Posted in Wine by cshack21 on November 11, 2009

An absolutely tremendous wine. This is an example of what is to come from the 2007 vintage releases from Napa Valley.

This wine’s finese and styling is nearly flawless. The initial aromatics exhibit sweet tobacco, leather, vanilla latte and cocoa. Hints of blackberry and toasty sweet spice start to break through afterva few minutes in the glass. Not over extracted, yet it’s density and weight are powerful without being dead palate weight. For the ripeness and full bodied weight there is a suprising amount of acidity that keeps the wine from becoming cloying. The palate is filled with creamy dark berry, bitter chocolate and coffee.

A wine well worth it’s hefty price tag.

Cabernet Sauvignon Class

Posted in Wine by cshack21 on November 11, 2009

Everyonce in a while I teach a class about wine that I am the most interested in experiencing. There is a lot to be said about learning by experience. Most folks out there won’t open $400 worth of wine to teach three or four people paying $45 to learn… but we always manage to.

So the priceless experience last night was a very insightfull line-up and each of the wines performed perfectly.

– 2005 Lake County Cabernet @ $25 retail
– 2007 Napa Valley Cabernet @ $25 retail
– 2006 Santa Barbara County Cabernet @ $22 retail

These selections worked well both for showing how each of the vintages perform upon opening, how each of the region’s fruit characteristic is different, and how winemaker technique effects each wine.

From there we looked at a few other wines.

– 2000 Napa Valley Cabernet @ $50 retail
– 2003 Napa Valley Cabernet @ $50 retail
– 2006 “Cult” Napa Valley Cabernet @ $125 retail

The point of this flight is to not only show how Cabernet changes in the bottle with aging, but also how price can relate to style of winemaking in Cabernet… Any guess as to which wine I sold the most of?

Expansion on Bee Article on Social Media Marketing…

Posted in Uncategorized by cshack21 on October 21, 2009

Since I have a consulting company that deals with these types of business ideas for Food and Beverage Products and Businesses I am not going to give away all of gold, but I think the Article today in the Fresno Bee did a good job of opening the door and letting the fresh air in, so I have decided to write a little more. Sorry I am not a very good writer, so bare with me as I have typed this up really fast.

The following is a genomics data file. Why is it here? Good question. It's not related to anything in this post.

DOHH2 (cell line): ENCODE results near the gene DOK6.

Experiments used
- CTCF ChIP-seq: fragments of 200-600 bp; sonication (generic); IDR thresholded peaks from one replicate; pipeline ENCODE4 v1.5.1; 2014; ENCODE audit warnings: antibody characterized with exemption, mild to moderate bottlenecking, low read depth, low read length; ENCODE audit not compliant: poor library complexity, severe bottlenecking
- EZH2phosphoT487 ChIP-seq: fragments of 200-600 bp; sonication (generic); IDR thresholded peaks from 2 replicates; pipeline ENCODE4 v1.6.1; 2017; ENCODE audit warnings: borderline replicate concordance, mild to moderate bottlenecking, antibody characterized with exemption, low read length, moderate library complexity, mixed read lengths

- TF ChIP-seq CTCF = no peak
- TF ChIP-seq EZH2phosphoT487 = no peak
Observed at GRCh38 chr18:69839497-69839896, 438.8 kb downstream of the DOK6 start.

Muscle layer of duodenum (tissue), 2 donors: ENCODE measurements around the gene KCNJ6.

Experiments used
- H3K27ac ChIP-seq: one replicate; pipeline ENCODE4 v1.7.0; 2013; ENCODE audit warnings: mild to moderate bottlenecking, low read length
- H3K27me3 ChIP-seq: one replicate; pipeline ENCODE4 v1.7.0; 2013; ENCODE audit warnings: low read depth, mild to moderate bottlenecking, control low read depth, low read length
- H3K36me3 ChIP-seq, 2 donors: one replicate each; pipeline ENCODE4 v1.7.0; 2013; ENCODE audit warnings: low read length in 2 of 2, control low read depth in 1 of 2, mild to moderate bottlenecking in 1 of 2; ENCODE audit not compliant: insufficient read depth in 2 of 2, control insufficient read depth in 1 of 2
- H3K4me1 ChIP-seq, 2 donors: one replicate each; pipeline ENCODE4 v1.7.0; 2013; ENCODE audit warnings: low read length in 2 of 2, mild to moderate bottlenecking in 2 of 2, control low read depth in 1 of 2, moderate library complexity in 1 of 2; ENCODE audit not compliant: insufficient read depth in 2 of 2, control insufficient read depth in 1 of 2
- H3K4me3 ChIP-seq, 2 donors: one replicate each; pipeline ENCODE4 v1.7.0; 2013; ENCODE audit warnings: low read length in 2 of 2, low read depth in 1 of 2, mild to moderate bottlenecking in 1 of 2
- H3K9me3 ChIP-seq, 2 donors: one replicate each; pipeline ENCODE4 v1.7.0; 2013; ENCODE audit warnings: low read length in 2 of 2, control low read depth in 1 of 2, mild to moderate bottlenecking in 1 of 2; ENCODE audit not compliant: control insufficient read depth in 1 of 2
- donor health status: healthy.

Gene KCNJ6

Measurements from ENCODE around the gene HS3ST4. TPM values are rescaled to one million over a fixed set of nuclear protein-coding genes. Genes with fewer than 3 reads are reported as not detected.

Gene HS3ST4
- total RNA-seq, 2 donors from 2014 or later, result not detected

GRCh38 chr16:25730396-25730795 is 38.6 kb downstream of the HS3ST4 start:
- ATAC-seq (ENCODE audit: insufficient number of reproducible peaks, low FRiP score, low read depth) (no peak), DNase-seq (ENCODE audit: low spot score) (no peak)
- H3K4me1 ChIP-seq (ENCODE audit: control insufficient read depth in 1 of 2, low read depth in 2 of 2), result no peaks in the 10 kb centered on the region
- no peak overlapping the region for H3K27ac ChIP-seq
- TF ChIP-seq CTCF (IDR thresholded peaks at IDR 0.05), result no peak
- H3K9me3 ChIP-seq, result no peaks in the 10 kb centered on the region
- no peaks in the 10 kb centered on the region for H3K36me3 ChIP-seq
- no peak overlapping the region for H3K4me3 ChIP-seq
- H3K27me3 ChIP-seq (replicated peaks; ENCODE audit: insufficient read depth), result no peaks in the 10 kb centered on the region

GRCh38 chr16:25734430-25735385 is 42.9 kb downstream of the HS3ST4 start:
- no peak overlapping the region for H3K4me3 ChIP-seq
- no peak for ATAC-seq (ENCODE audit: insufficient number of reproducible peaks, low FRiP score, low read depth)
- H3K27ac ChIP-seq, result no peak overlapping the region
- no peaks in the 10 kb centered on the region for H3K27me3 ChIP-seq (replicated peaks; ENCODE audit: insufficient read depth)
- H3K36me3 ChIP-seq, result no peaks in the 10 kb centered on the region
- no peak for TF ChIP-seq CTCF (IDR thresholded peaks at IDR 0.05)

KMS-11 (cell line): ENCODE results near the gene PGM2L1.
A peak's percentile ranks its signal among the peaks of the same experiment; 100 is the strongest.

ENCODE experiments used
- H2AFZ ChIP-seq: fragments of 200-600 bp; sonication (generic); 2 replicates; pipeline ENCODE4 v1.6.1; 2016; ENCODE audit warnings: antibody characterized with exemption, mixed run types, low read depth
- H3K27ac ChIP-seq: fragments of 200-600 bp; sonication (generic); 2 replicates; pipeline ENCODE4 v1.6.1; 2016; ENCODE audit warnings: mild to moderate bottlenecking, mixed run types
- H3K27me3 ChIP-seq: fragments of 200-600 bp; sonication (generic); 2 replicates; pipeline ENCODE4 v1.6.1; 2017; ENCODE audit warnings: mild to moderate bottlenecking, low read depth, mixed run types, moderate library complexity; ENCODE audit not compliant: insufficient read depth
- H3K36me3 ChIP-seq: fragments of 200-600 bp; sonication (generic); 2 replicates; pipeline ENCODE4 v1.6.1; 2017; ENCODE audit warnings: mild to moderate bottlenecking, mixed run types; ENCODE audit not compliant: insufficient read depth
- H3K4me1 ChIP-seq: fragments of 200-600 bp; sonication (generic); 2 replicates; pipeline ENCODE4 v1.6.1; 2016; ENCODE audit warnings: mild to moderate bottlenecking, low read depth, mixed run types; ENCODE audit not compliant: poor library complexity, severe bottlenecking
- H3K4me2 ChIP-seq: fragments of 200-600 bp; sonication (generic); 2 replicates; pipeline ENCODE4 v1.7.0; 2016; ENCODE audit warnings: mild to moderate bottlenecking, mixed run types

First let me say that Social Marketing is not really Marketing. Like Gary Vaynerchuck puts it… a Cocktail Party. And he is right, before his words I always thought of it as having a conversation with one person that everyone else can see. If you are creative with that you can do a lot of things using Bloggs, Facebook and Twitter to assist your core marketing plan. Here is my list of a “Cheap and Modern” Small Business Marketing Model.

#1 Exceeding Guest Expectations – The UTMOST important detail in a Modern Small Business Marketing Plan (MSBMP). You absolutely have to have a core of customers that love your product and use it frequently. Branding is word of mouth and being able to leverage that word of mouth is key, especially when your small business caters to a tiny part of a possible market (Fine Dining, Wine, Up-Scale Catering – all tiny markets in Central California).

Word of Mouth is your Brand. In small business it is your reputation, it is your biggest ally or your greatest enemy. Good word of mouth is effective, but is slow. Bad word of mouth is devastating and disastrous. At Trelio we go to great lengths to ensure that most everyone has a positive impression of our restaurant. Are we 100% ? – by no means, but we give 100% to try to be. There are many high tech ways to track your word of mouth and respond to it.